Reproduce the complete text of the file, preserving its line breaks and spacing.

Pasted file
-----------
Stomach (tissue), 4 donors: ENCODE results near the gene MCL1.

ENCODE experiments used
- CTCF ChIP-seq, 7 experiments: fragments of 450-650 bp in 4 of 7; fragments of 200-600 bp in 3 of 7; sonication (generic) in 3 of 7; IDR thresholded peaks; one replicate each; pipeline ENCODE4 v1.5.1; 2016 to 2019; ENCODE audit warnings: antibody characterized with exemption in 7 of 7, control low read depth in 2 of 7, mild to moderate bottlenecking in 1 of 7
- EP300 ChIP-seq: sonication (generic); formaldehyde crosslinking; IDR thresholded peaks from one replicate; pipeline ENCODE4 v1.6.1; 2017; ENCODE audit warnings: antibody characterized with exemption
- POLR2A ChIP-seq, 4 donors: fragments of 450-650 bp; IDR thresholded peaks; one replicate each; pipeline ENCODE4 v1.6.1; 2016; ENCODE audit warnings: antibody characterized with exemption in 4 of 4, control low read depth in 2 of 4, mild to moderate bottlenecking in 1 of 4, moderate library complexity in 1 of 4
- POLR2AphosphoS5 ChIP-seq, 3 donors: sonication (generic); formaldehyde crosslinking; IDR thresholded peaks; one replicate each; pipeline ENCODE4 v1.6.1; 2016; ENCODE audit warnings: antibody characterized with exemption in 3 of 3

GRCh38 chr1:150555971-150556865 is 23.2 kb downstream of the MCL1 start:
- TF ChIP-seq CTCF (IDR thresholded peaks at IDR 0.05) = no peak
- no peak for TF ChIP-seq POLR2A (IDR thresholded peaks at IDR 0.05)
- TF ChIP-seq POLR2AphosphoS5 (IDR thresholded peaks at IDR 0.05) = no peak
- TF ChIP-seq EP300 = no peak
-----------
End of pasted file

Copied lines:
Stomach (tissue), 4 donors: ENCODE results near the gene MCL1.

ENCODE experiments used
- CTCF ChIP-seq, 7 experiments: fragments of 450-650 bp in 4 of 7; fragments of 200-600 bp in 3 of 7; sonication (generic) in 3 of 7; IDR thresholded peaks; one replicate each; pipeline ENCODE4 v1.5.1; 2016 to 2019; ENCODE audit warnings: antibody characterized with exemption in 7 of 7, control low read depth in 2 of 7, mild to moderate bottlenecking in 1 of 7
- EP300 ChIP-seq: sonication (generic); formaldehyde crosslinking; IDR thresholded peaks from one replicate; pipeline ENCODE4 v1.6.1; 2017; ENCODE audit warnings: antibody characterized with exemption
- POLR2A ChIP-seq, 4 donors: fragments of 450-650 bp; IDR thresholded peaks; one replicate each; pipeline ENCODE4 v1.6.1; 2016; ENCODE audit warnings: antibody characterized with exemption in 4 of 4, control low read depth in 2 of 4, mild to moderate bottlenecking in 1 of 4, moderate library complexity in 1 of 4
- POLR2AphosphoS5 ChIP-seq, 3 donors: sonication (generic); formaldehyde crosslinking; IDR thresholded peaks; one replicate each; pipeline ENCODE4 v1.6.1; 2016; ENCODE audit warnings: antibody characterized with exemption in 3 of 3

GRCh38 chr1:150555971-150556865 is 23.2 kb downstream of the MCL1 start:
- TF ChIP-seq CTCF (IDR thresholded peaks at IDR 0.05) = no peak
- no peak for TF ChIP-seq POLR2A (IDR thresholded peaks at IDR 0.05)
- TF ChIP-seq POLR2AphosphoS5 (IDR thresholded peaks at IDR 0.05) = no peak
- TF ChIP-seq EP300 = no peak